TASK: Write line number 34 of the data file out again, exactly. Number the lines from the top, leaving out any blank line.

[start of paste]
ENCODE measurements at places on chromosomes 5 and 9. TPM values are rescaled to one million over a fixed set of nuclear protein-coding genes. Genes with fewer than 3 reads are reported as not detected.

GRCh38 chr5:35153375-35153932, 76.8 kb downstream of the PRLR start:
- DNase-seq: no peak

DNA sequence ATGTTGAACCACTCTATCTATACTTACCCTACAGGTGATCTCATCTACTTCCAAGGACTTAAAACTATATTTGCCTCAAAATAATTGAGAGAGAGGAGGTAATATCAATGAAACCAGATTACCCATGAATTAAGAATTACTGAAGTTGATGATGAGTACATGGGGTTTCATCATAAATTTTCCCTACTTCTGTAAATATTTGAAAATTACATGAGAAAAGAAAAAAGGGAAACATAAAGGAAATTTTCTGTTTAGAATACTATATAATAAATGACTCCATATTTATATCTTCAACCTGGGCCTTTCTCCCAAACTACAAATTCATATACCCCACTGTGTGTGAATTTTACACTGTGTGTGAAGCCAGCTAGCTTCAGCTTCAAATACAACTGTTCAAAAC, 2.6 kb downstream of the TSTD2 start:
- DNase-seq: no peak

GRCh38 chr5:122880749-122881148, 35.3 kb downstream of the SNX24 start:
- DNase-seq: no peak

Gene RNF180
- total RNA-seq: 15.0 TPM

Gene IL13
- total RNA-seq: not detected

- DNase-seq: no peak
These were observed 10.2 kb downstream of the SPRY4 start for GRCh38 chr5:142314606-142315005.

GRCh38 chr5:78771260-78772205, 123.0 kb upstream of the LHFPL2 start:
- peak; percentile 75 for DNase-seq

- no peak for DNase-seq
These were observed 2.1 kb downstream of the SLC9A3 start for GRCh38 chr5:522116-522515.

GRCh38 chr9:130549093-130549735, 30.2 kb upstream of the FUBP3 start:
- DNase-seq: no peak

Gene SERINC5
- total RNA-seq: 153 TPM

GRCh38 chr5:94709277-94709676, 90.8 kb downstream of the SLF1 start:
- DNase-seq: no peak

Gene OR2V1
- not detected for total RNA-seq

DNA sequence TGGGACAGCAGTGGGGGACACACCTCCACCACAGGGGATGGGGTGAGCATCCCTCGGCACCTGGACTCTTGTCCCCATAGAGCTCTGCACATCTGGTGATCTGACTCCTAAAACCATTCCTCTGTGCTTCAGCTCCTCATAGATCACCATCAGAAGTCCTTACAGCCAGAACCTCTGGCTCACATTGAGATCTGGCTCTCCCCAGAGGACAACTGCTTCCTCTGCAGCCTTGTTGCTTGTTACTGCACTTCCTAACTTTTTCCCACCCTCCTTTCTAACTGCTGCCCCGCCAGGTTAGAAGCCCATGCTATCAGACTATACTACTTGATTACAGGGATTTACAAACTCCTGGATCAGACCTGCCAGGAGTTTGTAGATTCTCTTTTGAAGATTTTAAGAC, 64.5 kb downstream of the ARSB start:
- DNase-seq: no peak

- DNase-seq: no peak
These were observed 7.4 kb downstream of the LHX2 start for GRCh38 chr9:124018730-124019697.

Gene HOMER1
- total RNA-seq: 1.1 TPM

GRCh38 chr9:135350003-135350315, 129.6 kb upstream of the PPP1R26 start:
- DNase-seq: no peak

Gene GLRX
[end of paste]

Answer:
Gene GLRX